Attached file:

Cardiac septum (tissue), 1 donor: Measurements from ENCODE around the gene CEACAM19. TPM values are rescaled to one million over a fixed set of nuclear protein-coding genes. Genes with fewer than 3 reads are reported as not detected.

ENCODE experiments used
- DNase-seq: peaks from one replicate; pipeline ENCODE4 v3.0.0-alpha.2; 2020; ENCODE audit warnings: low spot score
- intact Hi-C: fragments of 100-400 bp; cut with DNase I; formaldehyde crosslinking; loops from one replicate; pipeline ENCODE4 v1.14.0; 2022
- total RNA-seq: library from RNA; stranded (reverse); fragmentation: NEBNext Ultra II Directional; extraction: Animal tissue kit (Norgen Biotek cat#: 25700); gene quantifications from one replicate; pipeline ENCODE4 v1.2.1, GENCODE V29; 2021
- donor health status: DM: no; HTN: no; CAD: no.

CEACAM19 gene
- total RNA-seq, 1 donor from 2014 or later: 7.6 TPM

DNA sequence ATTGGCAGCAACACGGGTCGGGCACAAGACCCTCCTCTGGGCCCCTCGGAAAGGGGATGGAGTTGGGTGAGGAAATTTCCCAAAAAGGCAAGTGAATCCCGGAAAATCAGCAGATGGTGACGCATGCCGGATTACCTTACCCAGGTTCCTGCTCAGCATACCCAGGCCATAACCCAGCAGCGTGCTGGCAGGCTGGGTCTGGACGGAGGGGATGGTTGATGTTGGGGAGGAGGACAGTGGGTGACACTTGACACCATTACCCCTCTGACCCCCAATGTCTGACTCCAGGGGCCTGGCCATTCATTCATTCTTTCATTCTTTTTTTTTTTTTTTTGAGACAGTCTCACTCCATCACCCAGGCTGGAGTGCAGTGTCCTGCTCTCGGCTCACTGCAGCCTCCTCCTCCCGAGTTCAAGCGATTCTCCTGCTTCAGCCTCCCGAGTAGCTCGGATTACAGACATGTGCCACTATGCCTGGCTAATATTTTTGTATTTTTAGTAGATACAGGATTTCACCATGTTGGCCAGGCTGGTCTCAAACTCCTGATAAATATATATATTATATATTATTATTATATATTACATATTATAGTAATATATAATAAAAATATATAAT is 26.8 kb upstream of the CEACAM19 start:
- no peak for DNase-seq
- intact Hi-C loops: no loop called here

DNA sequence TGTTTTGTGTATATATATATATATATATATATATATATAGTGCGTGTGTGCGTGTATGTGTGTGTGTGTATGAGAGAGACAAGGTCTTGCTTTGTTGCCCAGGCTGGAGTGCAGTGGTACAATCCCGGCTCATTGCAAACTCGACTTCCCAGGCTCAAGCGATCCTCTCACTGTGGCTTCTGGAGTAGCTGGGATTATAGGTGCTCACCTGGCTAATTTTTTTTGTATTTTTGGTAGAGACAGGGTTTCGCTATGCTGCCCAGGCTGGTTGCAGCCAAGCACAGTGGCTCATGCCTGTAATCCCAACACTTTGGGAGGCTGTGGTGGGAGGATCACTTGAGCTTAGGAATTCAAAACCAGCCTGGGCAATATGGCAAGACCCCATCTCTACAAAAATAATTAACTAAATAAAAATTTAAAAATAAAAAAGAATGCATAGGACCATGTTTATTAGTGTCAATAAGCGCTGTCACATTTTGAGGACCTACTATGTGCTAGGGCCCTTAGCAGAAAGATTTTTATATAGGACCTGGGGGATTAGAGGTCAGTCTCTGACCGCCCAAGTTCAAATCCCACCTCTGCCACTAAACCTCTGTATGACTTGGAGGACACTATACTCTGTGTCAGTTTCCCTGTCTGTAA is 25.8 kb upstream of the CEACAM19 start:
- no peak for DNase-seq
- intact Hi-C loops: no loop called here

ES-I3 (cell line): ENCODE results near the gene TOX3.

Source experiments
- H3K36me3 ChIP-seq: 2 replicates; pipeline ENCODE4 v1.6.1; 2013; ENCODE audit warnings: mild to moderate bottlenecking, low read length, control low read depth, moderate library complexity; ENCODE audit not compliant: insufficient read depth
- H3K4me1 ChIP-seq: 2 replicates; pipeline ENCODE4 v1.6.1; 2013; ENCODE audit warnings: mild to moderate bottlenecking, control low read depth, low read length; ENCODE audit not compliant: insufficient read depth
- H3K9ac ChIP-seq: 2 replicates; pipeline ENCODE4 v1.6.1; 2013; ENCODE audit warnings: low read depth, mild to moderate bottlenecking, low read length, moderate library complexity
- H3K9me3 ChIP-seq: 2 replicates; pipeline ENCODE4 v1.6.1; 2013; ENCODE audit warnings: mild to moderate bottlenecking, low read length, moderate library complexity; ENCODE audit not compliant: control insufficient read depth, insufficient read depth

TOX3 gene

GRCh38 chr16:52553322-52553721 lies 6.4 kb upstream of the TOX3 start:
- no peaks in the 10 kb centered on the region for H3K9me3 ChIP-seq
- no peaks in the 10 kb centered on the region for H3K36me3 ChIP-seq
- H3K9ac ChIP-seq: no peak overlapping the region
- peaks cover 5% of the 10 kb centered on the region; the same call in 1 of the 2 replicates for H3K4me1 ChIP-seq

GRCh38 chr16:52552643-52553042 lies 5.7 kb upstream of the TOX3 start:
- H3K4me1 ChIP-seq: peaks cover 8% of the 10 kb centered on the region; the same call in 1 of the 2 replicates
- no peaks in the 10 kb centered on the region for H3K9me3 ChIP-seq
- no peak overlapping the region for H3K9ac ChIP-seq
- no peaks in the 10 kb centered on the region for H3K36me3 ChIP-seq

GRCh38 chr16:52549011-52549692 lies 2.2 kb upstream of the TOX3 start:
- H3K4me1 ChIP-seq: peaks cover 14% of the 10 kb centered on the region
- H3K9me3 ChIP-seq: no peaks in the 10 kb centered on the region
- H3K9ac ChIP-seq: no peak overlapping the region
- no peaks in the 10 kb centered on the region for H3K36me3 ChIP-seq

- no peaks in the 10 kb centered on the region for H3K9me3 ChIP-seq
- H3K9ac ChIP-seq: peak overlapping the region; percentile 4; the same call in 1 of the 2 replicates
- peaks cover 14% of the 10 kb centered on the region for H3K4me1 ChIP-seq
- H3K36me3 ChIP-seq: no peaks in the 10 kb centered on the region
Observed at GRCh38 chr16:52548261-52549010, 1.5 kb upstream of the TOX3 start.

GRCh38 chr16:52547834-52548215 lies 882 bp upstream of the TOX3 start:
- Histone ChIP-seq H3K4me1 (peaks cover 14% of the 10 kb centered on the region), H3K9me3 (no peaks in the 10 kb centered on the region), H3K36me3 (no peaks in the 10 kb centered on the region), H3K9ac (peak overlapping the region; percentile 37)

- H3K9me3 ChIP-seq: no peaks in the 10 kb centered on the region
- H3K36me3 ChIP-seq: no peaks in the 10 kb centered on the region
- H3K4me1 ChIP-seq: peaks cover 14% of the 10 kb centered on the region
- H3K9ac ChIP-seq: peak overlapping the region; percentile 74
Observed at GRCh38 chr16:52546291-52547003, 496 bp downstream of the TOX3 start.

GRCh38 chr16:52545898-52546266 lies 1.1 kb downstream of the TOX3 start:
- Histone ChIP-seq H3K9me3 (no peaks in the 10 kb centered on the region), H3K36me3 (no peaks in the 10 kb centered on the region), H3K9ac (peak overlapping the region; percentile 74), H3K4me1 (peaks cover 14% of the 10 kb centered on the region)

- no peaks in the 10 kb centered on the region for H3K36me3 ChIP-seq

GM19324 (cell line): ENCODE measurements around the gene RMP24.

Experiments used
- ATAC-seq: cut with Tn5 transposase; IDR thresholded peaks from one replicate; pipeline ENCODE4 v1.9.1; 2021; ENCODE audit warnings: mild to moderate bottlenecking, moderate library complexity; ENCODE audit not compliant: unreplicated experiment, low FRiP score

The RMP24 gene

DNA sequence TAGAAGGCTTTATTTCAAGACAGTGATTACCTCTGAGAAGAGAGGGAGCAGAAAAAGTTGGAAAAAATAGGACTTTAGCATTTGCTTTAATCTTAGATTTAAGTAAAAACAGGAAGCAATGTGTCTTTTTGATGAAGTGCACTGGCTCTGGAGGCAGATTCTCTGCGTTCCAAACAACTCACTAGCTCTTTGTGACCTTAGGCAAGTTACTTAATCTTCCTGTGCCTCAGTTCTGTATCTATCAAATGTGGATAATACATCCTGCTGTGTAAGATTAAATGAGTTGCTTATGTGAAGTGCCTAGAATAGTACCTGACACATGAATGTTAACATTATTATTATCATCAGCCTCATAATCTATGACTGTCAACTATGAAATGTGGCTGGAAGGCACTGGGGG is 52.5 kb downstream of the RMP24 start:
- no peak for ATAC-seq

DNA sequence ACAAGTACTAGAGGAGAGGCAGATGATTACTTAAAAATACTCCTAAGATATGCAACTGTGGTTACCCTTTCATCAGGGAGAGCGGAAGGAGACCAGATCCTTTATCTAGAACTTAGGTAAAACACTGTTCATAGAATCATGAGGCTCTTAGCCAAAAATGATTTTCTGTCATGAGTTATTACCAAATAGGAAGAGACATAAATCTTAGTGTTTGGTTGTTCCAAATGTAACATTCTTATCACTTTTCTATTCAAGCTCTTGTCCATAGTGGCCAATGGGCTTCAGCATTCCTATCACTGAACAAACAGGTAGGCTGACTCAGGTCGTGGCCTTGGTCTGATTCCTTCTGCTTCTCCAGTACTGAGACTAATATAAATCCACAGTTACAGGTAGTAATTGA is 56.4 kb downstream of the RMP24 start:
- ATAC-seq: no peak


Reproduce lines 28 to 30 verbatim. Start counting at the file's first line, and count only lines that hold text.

- H3K4me1 ChIP-seq: peaks cover 8% of the 10 kb centered on the region; the same call in 1 of the 2 replicates
- no peaks in the 10 kb centered on the region for H3K9me3 ChIP-seq
- no peak overlapping the region for H3K9ac ChIP-seq